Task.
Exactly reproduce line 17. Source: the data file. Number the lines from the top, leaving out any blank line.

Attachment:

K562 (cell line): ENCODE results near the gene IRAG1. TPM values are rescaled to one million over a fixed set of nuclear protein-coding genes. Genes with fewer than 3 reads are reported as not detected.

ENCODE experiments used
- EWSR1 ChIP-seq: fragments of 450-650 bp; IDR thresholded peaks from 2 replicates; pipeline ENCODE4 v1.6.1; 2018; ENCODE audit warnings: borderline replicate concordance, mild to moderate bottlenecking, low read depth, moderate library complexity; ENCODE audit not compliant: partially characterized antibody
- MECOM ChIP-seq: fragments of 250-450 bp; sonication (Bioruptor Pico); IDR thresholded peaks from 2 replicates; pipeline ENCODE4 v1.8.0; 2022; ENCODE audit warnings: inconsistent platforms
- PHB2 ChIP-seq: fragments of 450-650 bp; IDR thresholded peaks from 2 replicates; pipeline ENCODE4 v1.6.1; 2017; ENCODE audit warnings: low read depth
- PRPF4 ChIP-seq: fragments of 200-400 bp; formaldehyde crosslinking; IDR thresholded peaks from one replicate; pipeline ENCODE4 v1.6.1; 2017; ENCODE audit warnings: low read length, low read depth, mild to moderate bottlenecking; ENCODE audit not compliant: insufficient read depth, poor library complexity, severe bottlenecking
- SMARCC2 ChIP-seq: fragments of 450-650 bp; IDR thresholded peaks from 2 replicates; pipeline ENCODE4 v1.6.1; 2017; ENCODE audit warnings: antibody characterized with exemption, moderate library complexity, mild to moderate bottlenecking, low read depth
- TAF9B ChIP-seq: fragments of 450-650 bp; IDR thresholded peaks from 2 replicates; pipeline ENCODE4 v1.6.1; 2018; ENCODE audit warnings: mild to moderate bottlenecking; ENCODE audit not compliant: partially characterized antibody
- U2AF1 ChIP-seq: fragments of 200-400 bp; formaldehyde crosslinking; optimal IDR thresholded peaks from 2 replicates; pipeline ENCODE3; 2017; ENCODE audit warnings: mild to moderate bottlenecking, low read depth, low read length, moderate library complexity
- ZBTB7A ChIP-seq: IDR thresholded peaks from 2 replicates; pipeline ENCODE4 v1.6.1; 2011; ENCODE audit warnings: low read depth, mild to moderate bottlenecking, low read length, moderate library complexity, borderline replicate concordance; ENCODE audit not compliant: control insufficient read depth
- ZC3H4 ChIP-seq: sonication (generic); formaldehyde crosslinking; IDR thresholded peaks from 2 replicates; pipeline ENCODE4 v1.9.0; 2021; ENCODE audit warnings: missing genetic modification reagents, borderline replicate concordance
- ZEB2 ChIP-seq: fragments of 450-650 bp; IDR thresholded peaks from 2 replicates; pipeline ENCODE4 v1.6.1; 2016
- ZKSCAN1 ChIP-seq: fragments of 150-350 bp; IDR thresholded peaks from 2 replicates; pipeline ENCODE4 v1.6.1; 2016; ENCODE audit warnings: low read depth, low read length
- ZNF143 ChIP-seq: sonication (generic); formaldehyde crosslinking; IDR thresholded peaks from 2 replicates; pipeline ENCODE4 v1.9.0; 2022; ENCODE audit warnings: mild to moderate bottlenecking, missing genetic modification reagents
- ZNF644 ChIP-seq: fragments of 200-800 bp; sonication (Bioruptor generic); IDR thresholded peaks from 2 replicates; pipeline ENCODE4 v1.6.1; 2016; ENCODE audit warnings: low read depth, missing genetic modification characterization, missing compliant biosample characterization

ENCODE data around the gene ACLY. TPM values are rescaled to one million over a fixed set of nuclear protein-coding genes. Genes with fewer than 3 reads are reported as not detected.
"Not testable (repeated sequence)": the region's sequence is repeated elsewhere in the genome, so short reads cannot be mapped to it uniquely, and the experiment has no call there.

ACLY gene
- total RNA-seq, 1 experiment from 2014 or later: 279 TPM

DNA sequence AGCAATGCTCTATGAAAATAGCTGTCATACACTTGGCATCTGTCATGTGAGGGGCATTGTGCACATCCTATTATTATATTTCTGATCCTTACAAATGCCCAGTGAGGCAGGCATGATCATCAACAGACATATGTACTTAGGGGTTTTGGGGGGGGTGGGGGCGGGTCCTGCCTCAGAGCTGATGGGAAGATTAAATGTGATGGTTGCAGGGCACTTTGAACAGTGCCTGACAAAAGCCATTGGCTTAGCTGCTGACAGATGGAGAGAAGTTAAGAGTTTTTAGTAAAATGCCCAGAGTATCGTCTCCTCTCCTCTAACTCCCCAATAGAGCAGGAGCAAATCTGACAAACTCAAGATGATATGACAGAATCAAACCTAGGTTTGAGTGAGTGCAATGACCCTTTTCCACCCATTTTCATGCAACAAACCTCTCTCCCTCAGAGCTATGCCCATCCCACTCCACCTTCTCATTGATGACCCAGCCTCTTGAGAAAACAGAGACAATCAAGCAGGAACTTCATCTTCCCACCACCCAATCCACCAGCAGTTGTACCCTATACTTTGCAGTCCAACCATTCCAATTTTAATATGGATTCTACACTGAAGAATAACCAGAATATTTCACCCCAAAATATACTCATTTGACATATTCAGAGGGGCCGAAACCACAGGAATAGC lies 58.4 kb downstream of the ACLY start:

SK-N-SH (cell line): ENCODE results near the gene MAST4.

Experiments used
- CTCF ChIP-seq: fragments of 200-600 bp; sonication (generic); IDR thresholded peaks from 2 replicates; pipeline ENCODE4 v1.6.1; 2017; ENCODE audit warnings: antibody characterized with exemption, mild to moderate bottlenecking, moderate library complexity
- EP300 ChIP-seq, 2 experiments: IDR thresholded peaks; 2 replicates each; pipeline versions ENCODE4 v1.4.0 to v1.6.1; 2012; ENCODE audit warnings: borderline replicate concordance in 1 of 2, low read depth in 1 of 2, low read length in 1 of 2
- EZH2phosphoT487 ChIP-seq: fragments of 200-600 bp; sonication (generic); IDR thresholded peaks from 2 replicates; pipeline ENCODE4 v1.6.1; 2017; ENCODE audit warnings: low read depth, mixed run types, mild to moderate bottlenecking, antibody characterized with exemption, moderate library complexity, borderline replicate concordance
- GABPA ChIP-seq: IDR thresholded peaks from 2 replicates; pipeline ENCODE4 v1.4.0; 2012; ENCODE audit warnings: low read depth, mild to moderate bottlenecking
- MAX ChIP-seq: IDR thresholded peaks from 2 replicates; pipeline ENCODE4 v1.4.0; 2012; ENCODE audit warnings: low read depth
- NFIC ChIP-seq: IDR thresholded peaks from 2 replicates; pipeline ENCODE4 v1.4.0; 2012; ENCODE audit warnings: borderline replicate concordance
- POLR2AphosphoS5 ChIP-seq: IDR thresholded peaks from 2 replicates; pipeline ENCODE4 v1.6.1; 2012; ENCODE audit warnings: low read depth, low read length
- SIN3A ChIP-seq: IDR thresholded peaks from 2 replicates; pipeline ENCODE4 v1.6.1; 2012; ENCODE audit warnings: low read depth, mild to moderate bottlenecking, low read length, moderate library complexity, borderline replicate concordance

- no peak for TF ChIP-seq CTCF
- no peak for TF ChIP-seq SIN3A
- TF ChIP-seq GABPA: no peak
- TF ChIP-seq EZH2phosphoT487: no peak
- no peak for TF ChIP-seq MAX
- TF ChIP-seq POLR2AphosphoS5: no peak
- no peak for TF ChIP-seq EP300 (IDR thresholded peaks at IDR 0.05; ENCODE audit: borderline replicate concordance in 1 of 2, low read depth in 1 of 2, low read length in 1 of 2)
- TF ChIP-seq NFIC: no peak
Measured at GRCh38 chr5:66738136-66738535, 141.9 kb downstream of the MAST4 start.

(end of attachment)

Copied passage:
"Not testable (repeated sequence)": the region's sequence is repeated elsewhere in the genome, so short reads cannot be mapped to it uniquely, and the experiment has no call there.